Notes from the Fortune-telling Parrot : Islam and the Struggle for Religious Pluralism in Pakistan
Part of the Comparative Islamic studies series
This book explores the richness of Pakistan's religious landscape, giving attention to a number of topics: Shia flagellation processions, Urdu-language pulp fiction, streetside rituals involving animals (pariah-kites and fortune-telling parrots), and the use of sorcery to contend with the jinns that are believed to infest cities such as Lahore.
Uniting these topics is an investigation of how Islamist politicians seek to eradicate sectarian diversity and repress localized forms of Muslim folk practices in the name of a standardized, uniform, and globalized version of Islam.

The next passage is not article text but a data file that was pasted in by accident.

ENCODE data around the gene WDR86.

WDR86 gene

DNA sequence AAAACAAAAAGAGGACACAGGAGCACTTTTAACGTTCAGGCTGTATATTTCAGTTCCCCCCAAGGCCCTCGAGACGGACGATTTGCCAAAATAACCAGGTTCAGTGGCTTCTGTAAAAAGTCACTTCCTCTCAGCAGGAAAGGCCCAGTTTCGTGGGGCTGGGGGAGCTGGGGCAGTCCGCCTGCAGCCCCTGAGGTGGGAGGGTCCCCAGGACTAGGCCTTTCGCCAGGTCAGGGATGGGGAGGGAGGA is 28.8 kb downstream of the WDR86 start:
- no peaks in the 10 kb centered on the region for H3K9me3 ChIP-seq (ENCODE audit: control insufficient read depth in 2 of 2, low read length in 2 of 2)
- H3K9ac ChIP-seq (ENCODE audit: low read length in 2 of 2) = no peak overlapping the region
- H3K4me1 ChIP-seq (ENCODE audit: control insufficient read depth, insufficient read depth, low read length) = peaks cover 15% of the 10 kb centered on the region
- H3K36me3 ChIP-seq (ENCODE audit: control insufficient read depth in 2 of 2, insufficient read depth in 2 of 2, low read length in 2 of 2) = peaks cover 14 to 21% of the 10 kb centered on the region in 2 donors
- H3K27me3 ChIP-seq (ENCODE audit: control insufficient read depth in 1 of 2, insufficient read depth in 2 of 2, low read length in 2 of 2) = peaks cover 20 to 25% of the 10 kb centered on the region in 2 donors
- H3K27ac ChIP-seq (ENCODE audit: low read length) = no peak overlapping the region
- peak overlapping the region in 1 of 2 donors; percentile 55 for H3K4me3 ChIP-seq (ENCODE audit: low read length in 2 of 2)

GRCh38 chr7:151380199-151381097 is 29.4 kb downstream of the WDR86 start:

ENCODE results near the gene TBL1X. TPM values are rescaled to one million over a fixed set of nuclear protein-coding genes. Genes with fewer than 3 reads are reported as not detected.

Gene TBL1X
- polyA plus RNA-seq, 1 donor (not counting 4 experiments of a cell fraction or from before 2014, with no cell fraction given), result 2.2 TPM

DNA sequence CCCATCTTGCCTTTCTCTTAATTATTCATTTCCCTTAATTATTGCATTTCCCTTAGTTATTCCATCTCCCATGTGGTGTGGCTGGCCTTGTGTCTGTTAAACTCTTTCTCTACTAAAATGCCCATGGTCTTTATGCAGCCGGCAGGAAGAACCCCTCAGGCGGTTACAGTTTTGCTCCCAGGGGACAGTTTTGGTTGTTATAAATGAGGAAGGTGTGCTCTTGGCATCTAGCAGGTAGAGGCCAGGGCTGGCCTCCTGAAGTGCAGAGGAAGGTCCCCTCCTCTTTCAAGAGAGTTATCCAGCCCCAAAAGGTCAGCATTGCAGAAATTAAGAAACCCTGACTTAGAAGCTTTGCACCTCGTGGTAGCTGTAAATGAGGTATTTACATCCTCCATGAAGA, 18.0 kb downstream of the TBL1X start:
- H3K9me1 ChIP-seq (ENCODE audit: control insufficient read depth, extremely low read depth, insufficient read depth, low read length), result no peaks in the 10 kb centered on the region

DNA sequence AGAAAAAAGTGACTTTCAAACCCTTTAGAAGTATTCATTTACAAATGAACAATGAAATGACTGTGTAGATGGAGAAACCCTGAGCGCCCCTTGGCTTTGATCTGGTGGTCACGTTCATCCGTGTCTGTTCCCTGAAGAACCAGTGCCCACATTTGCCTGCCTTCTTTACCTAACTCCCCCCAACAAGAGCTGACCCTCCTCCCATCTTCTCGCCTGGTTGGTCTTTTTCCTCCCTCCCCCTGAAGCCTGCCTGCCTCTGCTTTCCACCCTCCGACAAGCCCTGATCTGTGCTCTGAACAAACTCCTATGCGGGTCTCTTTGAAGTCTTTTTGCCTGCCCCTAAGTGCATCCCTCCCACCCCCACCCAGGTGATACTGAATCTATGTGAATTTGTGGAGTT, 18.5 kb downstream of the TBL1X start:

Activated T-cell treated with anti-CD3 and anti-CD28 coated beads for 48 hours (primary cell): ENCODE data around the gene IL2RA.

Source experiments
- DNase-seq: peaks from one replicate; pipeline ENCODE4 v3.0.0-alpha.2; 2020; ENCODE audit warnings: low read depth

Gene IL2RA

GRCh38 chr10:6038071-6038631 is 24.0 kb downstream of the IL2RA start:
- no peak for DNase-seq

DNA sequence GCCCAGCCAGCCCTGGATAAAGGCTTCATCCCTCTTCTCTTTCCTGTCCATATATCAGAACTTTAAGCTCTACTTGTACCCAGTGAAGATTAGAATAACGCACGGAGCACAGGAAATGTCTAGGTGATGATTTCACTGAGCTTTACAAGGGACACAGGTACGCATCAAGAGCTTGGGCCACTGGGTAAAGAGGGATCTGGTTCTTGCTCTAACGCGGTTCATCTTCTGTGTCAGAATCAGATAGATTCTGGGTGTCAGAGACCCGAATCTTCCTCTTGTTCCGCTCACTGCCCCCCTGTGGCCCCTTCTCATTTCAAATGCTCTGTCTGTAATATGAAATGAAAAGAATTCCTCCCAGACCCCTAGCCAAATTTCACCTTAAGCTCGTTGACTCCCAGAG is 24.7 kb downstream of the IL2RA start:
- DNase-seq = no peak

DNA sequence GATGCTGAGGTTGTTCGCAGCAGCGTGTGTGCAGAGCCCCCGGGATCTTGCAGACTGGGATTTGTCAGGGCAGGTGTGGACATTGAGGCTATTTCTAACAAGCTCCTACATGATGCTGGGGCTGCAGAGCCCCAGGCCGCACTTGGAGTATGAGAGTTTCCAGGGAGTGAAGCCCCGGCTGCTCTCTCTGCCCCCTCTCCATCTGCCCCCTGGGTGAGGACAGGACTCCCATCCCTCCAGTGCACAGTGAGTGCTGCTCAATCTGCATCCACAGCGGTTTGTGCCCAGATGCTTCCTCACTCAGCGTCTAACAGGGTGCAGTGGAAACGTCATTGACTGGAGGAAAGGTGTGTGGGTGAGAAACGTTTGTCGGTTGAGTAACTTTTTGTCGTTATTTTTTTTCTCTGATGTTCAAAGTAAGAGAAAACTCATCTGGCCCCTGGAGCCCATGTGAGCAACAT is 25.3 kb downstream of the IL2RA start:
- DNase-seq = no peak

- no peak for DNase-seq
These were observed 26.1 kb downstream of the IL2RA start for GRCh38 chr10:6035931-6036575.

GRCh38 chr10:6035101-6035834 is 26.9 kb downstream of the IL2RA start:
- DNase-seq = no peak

The book looks at forms of resistance to this Islamist globalization, such as collaborative efforts by Christian, Hindu, and Muslim human-rights activists to repeal Pakistan's notorious blasphemy law and assert the worth of religious pluralism.